New Jersey Gov. Phil Murphy (D) says he wants to reform the way congressional and legislative districts are drawn in his state, days after legislative leaders canceled a vote on a controversial plan that good government groups called a blatant power grab.
In an interview with The Hill, Murphy applauded the decision to shelve the proposed overhaul, despite the fact that it likely would have cemented Democratic control of the state legislature and congressional delegation for years to come.
The measure sparked outrage from Republicans, Democrats and groups that advocate for fair district lines.
“That was the right thing to do,” Murphy said of the decision to pull the bill. “I’ve never said that I thought the way we do it was perfect, so if someone’s got some proposals that open up democracy, make it more transparent, less political, count me in. I’m all for that. This did the opposite of that.”
“Anything that gets proposed the night before Thanksgiving smells, without even reading it,” Murphy said.
New Jersey is one of two states, along with Hawaii, that gives power to a commission of elected officials to draw its congressional district lines. The proposed change pulled last month would have required the commission to take partisan election results into consideration, likely giving Democrats a big advantage in an already blue state.
The proposal also would have given state legislative leaders a much greater say in who sits on the commission. In practice, that would have meant a transfer of power from the governor to the state legislature.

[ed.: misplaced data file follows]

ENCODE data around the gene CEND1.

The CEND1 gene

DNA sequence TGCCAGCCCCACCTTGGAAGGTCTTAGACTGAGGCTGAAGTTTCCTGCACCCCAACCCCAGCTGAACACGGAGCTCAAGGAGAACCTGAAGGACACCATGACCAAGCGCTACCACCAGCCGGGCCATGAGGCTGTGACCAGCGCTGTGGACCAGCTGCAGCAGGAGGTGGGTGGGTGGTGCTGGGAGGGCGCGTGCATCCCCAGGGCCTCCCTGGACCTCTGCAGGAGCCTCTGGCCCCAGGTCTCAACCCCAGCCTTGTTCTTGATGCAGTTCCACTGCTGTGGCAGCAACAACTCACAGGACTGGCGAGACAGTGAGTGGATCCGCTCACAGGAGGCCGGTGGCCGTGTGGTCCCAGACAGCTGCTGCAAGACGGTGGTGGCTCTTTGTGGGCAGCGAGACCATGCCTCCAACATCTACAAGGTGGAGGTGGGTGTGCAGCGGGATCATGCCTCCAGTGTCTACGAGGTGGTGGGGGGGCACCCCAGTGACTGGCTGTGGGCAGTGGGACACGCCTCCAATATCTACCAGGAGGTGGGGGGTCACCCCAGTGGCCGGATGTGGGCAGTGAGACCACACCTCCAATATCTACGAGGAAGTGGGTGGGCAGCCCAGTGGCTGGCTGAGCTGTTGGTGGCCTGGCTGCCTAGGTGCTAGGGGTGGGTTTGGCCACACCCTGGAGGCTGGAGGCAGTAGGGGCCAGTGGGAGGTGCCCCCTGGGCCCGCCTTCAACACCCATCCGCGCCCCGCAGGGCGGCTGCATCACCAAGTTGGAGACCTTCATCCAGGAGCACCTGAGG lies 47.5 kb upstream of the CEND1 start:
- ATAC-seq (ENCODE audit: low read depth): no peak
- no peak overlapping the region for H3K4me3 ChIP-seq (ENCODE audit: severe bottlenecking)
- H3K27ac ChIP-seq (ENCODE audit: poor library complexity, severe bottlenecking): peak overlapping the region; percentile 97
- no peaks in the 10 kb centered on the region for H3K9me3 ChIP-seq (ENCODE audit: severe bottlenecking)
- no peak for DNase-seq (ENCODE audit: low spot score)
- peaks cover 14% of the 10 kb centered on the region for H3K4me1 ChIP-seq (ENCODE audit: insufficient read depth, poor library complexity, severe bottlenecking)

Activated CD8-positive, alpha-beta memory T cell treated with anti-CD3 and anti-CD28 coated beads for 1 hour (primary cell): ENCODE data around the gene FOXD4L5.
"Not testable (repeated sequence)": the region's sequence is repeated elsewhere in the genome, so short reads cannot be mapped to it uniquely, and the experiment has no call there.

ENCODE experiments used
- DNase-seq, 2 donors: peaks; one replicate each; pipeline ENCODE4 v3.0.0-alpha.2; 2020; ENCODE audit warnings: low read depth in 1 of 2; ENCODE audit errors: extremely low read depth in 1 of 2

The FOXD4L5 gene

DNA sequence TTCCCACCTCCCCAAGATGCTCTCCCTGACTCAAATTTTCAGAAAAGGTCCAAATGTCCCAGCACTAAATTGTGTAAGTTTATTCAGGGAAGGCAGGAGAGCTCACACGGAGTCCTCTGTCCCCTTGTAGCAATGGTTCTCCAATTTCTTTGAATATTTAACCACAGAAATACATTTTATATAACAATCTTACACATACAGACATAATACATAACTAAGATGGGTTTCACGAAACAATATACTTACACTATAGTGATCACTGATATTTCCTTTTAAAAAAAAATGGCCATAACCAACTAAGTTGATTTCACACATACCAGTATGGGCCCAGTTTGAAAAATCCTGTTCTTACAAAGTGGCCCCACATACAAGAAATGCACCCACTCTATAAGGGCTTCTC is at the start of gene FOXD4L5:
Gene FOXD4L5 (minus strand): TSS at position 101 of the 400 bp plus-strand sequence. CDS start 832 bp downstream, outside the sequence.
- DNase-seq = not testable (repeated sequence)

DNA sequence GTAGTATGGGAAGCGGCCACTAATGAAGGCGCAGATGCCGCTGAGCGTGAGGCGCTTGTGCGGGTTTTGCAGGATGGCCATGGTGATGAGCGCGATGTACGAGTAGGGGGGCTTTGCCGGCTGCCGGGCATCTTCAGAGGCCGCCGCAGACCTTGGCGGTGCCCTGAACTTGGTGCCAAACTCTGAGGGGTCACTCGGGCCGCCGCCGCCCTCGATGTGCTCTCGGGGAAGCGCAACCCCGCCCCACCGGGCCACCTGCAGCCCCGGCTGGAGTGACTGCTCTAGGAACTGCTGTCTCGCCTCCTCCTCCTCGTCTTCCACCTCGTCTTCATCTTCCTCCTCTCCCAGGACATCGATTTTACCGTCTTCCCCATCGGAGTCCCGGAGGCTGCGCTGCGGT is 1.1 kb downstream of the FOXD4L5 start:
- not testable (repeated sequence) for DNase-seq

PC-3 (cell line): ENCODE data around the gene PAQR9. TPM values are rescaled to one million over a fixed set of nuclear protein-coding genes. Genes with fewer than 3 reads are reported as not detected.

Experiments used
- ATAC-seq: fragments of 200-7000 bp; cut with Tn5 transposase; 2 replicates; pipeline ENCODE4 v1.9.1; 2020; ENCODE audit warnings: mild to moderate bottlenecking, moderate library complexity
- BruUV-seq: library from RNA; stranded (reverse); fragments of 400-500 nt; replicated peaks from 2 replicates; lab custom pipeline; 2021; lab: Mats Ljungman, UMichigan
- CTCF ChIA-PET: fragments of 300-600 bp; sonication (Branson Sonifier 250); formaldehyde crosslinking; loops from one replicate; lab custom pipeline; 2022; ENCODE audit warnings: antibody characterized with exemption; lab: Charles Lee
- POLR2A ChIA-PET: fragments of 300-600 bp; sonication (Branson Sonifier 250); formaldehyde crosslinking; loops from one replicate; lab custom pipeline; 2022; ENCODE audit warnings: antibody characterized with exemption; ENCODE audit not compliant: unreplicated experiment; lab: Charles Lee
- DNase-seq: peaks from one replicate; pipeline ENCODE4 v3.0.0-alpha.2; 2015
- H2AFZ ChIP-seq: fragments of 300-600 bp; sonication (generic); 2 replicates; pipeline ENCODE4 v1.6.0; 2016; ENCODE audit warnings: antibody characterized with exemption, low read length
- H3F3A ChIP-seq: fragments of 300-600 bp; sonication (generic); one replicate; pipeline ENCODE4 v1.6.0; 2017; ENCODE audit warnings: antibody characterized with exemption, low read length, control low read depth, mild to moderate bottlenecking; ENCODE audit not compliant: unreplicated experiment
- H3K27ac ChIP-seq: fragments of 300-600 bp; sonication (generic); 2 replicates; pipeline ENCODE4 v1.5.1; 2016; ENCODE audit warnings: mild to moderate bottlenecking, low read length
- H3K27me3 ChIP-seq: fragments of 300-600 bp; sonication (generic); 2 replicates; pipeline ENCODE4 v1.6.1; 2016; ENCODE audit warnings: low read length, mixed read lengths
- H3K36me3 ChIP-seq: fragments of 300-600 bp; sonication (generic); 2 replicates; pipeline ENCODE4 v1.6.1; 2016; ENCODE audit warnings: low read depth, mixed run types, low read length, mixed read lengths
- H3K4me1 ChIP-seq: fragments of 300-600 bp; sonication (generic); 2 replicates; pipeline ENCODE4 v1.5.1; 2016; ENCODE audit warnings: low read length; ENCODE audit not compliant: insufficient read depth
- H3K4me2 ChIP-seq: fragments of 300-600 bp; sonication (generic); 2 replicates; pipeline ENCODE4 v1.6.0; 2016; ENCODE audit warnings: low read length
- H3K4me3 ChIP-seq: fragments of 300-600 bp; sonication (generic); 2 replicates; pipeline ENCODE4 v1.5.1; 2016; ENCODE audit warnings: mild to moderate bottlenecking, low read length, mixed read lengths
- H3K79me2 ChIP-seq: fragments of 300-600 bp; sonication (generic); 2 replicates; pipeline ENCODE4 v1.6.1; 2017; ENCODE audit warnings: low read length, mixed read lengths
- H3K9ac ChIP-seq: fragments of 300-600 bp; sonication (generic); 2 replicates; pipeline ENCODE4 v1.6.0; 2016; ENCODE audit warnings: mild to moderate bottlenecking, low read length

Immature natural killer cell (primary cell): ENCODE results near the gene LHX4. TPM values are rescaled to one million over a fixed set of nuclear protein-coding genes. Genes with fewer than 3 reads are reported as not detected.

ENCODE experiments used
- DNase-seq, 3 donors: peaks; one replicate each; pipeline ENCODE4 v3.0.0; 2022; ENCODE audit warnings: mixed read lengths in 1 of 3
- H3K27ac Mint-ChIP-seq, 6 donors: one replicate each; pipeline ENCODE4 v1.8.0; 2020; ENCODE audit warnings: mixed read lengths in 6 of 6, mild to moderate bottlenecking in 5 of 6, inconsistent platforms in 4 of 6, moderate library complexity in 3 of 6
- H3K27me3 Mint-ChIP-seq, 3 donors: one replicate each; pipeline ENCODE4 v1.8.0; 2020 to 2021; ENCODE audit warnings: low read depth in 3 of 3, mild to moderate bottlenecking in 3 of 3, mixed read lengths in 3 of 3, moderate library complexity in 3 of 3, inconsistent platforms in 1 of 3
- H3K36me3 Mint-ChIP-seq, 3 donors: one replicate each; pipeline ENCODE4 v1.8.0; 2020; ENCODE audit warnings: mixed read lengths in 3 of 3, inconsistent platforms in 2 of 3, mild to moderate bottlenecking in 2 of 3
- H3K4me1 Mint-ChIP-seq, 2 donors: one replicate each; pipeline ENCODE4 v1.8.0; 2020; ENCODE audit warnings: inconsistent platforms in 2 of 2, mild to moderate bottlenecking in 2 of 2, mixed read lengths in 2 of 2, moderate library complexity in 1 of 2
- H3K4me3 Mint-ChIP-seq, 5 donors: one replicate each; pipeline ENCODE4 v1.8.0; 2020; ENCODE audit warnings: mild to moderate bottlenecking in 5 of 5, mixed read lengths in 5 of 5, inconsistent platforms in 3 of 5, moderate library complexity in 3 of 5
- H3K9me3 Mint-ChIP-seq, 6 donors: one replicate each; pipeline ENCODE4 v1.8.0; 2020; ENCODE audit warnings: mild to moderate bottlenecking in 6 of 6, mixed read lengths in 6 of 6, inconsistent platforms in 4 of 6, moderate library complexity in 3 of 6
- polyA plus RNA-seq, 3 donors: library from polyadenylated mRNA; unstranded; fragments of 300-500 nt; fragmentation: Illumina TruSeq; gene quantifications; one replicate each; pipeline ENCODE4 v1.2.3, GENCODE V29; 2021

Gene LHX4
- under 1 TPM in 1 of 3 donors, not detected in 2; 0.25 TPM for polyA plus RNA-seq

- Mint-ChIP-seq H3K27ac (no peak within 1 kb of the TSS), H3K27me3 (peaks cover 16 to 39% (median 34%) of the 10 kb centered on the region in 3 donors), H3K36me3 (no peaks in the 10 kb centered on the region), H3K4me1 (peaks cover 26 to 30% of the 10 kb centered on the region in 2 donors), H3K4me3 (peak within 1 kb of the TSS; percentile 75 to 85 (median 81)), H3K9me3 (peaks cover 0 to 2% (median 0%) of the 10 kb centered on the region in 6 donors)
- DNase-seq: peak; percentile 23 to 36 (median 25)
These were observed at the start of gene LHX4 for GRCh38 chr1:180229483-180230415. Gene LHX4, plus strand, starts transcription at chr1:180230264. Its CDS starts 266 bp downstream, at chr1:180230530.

The criticism of the bill “tapped into something that I would call an outrage agenda in our state,” Murphy said. “It’s classic inside the bubble Trenton politics, and everybody else is on the outside holding the bag.”
Murphy, entering his second year as governor, has feuded off and on with state Senate President Stephen Sweeney (D), who backed the redistricting overhaul.
“Many of us continue to believe that the redistricting process can be improved so that it more accurately reflects the will of the voters. We also believe that it should be improved to be more transparent and accountable,” Sweeney said in a statement after the vote was pulled. “We will study the input from the public, public officials and others to determine if the plan can be improved to better achieve these goals.”
Murphy said the coalition that stood up to oppose the bill — which included the state Republican Party and former Attorney General Eric HolderEric Himpton HolderOregon legislature on the brink as Democrats push gerrymandered maps Christie, Pompeo named co-chairs of GOP redistricting group Democrats look to state courts as redistricting battle heats up MORE, who advocates for fairer redistricting processes — “was overwhelming in its breadth and passion.”
In a statement of his own, Holder said the New Jersey proposal failed to live up to appropriate standards of fairness and transparency.
Murphy insisted his relationship with Sweeney is “professional.”
“I don’t really take any of this stuff personally,” he said.
Redistricting reform is likely to become a focus in states like Pennsylvania, New Hampshire and Maryland when their legislatures convene this year.
In Pennsylvania, Gov. Tom Wolf (D) created a redistricting reform commission to study ways the state can update its decennial mapping process. In New Hampshire, Democrats who won control of the state legislature last year are considering a new overhaul of their own.
And in Maryland, legislators are likely to redraw lines after a federal judge ruled a congressional district, soon to be held by Democrat David TroneDavid John TroneDemocrats urge Biden to commute sentences of 4K people on home confinement Sanders reaffirms support for Turner in Ohio amid Democratic rift Improving college affordability for National Guardsmen and reservists MORE, was improperly drawn.